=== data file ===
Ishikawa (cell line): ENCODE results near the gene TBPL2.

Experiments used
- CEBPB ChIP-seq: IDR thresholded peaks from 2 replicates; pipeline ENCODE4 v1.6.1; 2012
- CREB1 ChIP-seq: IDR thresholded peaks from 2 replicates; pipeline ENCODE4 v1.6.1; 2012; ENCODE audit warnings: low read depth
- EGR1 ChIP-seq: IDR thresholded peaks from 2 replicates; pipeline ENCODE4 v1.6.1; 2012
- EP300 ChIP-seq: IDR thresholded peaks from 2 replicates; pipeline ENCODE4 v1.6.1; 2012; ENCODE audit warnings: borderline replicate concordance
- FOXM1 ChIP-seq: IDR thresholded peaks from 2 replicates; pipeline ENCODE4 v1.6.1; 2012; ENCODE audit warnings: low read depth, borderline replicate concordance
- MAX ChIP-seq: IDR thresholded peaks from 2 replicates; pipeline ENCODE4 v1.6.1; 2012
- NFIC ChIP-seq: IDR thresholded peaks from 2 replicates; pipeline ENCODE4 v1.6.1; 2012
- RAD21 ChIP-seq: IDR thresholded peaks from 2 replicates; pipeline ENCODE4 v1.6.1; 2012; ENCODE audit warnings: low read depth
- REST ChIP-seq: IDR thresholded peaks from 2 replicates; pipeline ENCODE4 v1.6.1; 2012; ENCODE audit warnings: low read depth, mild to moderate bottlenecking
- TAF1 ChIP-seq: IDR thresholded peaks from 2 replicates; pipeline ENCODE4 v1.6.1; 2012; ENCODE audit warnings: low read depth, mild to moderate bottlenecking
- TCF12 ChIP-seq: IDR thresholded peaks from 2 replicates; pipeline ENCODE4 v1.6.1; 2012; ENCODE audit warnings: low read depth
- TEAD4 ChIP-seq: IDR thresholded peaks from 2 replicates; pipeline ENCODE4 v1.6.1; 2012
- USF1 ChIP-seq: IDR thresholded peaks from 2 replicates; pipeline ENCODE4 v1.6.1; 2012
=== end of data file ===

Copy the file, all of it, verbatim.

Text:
Ishikawa (cell line): ENCODE results near the gene TBPL2.

Experiments used
- CEBPB ChIP-seq: IDR thresholded peaks from 2 replicates; pipeline ENCODE4 v1.6.1; 2012
- CREB1 ChIP-seq: IDR thresholded peaks from 2 replicates; pipeline ENCODE4 v1.6.1; 2012; ENCODE audit warnings: low read depth
- EGR1 ChIP-seq: IDR thresholded peaks from 2 replicates; pipeline ENCODE4 v1.6.1; 2012
- EP300 ChIP-seq: IDR thresholded peaks from 2 replicates; pipeline ENCODE4 v1.6.1; 2012; ENCODE audit warnings: borderline replicate concordance
- FOXM1 ChIP-seq: IDR thresholded peaks from 2 replicates; pipeline ENCODE4 v1.6.1; 2012; ENCODE audit warnings: low read depth, borderline replicate concordance
- MAX ChIP-seq: IDR thresholded peaks from 2 replicates; pipeline ENCODE4 v1.6.1; 2012
- NFIC ChIP-seq: IDR thresholded peaks from 2 replicates; pipeline ENCODE4 v1.6.1; 2012
- RAD21 ChIP-seq: IDR thresholded peaks from 2 replicates; pipeline ENCODE4 v1.6.1; 2012; ENCODE audit warnings: low read depth
- REST ChIP-seq: IDR thresholded peaks from 2 replicates; pipeline ENCODE4 v1.6.1; 2012; ENCODE audit warnings: low read depth, mild to moderate bottlenecking
- TAF1 ChIP-seq: IDR thresholded peaks from 2 replicates; pipeline ENCODE4 v1.6.1; 2012; ENCODE audit warnings: low read depth, mild to moderate bottlenecking
- TCF12 ChIP-seq: IDR thresholded peaks from 2 replicates; pipeline ENCODE4 v1.6.1; 2012; ENCODE audit warnings: low read depth
- TEAD4 ChIP-seq: IDR thresholded peaks from 2 replicates; pipeline ENCODE4 v1.6.1; 2012
- USF1 ChIP-seq: IDR thresholded peaks from 2 replicates; pipeline ENCODE4 v1.6.1; 2012